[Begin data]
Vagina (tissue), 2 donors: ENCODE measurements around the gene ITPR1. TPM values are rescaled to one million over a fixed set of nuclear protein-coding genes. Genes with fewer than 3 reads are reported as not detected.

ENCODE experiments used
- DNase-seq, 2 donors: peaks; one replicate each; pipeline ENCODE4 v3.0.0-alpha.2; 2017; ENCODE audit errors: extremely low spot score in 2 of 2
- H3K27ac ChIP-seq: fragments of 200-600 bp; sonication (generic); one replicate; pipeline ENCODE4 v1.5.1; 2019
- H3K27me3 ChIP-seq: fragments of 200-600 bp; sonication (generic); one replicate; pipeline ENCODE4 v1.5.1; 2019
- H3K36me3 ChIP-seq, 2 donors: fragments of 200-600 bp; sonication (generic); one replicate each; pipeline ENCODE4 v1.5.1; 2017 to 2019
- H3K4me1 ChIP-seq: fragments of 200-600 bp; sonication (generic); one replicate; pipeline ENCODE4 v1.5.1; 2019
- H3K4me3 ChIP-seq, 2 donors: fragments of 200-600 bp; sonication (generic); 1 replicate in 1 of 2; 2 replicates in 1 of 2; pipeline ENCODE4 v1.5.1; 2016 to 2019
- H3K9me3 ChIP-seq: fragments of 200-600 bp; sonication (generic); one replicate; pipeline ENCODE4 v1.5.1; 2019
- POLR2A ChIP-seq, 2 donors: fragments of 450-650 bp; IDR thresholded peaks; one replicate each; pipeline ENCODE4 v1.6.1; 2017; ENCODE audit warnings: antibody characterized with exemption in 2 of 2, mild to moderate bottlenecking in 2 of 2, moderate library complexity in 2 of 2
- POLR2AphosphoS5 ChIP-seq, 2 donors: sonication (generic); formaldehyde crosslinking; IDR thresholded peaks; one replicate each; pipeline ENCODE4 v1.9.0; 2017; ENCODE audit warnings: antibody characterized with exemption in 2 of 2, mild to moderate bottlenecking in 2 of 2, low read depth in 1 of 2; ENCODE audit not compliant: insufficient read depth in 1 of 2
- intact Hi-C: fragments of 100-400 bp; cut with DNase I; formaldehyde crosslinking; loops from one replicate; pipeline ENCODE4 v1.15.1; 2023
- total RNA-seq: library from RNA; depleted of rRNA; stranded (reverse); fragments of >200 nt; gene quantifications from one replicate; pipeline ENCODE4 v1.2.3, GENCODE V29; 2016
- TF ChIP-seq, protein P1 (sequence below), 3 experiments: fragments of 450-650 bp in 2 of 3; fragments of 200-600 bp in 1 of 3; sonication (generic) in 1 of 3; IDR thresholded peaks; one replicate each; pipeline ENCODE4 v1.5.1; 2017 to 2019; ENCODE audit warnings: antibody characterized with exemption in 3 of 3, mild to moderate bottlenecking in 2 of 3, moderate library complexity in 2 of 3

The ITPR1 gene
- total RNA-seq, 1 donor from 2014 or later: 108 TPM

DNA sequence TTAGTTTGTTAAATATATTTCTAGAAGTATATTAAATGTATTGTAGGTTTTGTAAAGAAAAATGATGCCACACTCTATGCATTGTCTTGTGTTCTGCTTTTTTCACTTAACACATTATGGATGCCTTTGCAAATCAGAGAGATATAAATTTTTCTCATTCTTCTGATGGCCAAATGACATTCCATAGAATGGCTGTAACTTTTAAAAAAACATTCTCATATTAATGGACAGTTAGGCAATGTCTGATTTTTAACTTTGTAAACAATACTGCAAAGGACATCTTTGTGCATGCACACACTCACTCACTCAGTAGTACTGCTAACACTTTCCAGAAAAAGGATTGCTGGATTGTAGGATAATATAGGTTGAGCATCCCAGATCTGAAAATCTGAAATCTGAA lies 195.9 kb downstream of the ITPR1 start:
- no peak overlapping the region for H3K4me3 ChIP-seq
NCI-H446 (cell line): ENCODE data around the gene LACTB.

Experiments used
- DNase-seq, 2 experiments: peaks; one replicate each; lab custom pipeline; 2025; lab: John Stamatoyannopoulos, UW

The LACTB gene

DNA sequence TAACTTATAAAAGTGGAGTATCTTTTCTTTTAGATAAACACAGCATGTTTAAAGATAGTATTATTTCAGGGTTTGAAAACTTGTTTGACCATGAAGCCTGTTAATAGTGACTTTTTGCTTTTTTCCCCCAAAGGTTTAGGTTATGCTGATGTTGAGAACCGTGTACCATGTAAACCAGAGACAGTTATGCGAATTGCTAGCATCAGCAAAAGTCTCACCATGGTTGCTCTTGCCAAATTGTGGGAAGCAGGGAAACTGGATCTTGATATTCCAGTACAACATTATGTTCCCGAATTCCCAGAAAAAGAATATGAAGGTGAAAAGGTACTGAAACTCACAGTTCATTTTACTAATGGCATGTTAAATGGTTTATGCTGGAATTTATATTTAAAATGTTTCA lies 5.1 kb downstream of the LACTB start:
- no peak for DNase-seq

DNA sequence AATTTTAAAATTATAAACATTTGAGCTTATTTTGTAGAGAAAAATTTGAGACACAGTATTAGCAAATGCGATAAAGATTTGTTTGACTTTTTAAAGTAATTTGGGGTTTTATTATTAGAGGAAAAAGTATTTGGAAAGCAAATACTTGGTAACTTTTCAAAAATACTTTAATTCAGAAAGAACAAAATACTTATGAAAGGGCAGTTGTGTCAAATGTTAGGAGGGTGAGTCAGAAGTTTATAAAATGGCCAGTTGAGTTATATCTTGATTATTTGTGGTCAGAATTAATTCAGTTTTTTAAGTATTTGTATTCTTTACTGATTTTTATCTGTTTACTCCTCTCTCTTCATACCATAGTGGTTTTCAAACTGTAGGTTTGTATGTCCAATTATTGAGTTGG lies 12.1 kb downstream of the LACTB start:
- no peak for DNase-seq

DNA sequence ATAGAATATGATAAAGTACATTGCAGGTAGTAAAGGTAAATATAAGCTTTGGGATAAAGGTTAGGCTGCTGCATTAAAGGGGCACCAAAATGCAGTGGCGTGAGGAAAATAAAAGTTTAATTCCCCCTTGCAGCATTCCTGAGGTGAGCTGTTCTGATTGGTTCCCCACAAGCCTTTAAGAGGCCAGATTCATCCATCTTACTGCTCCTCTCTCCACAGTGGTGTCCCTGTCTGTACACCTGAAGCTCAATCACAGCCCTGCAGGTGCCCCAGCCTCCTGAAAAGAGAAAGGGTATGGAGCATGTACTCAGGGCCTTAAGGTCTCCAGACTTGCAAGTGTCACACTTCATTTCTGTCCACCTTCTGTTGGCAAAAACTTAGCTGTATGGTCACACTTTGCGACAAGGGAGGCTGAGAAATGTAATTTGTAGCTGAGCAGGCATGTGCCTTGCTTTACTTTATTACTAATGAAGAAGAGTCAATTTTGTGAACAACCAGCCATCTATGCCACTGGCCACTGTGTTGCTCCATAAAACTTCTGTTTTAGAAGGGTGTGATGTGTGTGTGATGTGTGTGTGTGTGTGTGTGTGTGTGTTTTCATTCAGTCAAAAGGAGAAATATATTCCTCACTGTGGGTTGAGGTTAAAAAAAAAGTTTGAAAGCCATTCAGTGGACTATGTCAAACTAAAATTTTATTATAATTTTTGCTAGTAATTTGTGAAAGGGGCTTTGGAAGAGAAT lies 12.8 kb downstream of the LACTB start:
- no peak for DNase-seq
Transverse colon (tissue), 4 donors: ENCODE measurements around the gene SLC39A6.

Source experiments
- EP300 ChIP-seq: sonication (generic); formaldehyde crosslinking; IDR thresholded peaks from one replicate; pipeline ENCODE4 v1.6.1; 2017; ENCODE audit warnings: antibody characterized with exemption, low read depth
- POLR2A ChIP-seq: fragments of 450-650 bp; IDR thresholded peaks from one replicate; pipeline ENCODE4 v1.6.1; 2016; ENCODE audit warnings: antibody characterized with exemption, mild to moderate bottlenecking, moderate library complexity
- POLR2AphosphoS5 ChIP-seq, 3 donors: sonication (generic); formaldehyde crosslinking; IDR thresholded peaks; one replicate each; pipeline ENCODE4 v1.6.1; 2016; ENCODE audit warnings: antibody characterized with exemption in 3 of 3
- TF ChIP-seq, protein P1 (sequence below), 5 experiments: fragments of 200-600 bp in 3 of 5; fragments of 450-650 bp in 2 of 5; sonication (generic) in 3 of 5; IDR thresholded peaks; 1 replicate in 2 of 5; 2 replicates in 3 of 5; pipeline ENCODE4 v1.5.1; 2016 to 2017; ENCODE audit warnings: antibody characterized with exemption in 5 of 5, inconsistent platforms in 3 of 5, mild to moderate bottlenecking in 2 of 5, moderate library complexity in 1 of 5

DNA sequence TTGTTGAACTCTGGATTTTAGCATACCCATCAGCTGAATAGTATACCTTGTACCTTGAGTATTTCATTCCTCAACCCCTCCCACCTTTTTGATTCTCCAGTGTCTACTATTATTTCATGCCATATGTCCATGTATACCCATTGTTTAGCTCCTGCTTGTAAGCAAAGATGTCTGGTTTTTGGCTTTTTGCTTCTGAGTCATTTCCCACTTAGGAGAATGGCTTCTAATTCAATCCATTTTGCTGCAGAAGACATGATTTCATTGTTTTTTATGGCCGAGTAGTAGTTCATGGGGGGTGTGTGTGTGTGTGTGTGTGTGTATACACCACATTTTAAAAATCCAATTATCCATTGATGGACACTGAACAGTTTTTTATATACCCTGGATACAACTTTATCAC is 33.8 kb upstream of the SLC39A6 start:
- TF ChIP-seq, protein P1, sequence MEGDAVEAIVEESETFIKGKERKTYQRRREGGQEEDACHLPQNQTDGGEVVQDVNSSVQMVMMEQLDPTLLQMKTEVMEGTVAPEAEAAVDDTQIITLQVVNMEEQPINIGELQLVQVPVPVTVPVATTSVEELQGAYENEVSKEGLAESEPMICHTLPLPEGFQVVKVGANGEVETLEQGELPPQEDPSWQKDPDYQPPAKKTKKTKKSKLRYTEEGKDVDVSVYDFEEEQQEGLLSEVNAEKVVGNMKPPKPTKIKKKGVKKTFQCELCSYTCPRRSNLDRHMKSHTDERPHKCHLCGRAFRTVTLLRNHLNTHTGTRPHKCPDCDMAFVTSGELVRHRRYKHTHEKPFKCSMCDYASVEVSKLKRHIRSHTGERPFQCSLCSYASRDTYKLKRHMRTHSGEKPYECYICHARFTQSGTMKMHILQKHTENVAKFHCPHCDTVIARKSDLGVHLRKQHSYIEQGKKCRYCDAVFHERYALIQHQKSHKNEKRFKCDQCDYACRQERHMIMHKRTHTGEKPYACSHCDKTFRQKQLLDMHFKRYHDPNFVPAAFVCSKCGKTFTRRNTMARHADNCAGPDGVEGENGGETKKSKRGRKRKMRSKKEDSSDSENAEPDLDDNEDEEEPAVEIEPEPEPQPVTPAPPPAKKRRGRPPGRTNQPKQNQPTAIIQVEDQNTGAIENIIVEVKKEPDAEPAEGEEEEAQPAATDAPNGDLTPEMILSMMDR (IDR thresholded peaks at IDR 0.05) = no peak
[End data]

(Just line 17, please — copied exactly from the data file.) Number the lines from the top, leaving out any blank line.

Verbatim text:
DNA sequence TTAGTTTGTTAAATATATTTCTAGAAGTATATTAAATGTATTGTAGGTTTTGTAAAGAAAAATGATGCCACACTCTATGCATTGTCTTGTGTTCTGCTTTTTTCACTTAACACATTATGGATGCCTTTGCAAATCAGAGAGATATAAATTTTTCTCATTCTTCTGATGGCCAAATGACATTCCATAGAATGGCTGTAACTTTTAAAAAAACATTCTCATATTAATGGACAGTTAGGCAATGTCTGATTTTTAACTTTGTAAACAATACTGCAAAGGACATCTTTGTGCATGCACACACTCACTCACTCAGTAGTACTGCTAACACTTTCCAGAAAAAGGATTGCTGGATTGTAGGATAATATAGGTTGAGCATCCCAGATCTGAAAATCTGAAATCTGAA lies 195.9 kb downstream of the ITPR1 start: